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I came upon your website while looking for some examples of "Cowboy Speech." I'm wanting to write a fictional book about the the wild west with a saloon, can-can girls, brothels, the whole nine yards. My only problem is, I'm having a hard time finding any information on how people spoke in the west. I read some of your website and it seemed to me like you knew how to speak the language. I'd really like it if you could give me some information about anything about the "Wild West."

Thank you for reading.

- L. J. P.


Teddy RooseveltIf you really want your book to be authentic, you have a lot of detailed research ahead of you! (This is why it can sometimes take decades to write historical fiction.) One of the keys will be to build a "back-story" on each of your characters, because they brought speaking patterns with them from the places where they grew up and also where they lived as they moved West. Many "cowboys" of the 1800s spoke with a Gaelic or British accent if they had recently immigrated. Others, from the hills of Kentucky or Tennessee, had a hill-country twang and used backwoods figures of speech. A madam in a brothel may have had a touch of Cajun in her speech if she had recently arrived from Louisiana, or perhaps a nasal "Bostonian" accent if she hailed from New England. During his stint as a Dakota rancher, Teddy Roosevelt's speech would still have betrayed his New York roots. (That's him standing next to his horse in the photo -- courtesy of the Library of Congress.)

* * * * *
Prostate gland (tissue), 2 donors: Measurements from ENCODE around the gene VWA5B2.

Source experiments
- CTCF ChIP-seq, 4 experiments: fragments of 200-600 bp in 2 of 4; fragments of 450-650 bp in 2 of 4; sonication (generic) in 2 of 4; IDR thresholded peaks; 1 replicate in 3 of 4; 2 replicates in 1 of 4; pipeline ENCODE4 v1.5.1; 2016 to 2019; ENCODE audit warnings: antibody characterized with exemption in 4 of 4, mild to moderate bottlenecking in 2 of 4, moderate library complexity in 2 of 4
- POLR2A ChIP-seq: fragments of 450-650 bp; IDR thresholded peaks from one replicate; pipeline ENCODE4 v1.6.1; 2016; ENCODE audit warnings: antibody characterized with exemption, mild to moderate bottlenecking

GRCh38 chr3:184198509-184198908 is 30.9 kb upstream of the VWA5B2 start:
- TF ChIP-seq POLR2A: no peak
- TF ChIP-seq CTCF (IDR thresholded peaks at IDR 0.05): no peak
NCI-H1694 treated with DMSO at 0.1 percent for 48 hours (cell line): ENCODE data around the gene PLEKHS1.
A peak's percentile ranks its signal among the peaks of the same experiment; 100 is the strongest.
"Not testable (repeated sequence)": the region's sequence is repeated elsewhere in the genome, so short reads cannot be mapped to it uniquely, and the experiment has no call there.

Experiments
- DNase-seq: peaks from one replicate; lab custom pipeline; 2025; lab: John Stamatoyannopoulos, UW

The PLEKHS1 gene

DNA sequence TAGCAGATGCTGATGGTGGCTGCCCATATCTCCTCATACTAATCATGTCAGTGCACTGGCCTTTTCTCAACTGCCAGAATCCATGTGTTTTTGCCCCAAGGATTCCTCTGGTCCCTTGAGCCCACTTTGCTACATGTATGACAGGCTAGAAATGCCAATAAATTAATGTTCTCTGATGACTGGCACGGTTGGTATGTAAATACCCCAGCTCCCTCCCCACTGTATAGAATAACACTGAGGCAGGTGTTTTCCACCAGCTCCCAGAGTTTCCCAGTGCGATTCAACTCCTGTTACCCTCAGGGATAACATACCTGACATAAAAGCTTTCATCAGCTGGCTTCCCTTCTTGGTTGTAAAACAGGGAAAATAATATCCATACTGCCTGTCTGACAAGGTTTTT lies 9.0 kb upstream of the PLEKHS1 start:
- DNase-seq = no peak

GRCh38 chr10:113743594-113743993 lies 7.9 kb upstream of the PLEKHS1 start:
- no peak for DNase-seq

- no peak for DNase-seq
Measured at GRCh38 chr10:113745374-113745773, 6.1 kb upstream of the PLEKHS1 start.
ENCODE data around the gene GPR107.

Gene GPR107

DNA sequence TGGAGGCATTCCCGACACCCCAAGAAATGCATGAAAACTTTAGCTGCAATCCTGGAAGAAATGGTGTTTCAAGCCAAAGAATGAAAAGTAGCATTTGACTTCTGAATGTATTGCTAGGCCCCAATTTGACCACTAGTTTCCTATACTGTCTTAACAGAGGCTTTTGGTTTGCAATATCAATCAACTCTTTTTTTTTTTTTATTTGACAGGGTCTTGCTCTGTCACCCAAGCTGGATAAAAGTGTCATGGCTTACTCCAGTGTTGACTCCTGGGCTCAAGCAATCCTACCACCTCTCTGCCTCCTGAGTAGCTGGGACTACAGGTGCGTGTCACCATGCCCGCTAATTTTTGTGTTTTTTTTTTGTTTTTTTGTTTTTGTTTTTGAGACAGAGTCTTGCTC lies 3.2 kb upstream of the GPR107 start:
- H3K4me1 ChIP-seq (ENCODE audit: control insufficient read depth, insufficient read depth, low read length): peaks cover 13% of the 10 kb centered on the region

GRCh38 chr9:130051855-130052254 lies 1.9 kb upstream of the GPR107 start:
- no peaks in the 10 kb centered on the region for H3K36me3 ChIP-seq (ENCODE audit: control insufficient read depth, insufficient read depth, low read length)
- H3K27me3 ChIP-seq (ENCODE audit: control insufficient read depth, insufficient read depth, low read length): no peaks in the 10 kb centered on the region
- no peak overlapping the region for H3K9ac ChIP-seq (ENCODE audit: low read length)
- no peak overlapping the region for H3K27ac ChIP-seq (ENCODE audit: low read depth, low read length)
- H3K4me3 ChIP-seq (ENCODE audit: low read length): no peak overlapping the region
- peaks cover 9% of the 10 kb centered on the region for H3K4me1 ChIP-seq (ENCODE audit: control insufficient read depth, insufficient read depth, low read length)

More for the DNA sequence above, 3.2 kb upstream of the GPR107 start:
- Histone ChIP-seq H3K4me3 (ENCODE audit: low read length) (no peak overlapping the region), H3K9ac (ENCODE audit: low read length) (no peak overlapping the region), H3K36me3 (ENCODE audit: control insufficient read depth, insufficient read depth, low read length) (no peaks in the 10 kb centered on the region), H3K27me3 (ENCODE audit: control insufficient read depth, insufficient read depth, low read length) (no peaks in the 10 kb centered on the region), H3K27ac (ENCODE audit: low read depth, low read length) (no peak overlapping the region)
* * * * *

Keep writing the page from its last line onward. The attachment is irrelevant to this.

In the Southwest, some cowhands were adept at learning Spanish and fit right in with the Hispanic lifestyle. Others continued to butcher Spanish pronunciation til their dying day.

A good place to start your research would be the Library of Congress American Memory web site -- -- which includes hundreds of interviews with people who actually lived in the "Wild West." It's a gold mine of information... and many of the interviews prove that truth often is truly stranger than fiction!

The bottom line is that probably very few of the Westerners in the 1800s sounded like the typical TV or movie cowboy of today!

I wish you the best in your project... please keep me posted as it develops.

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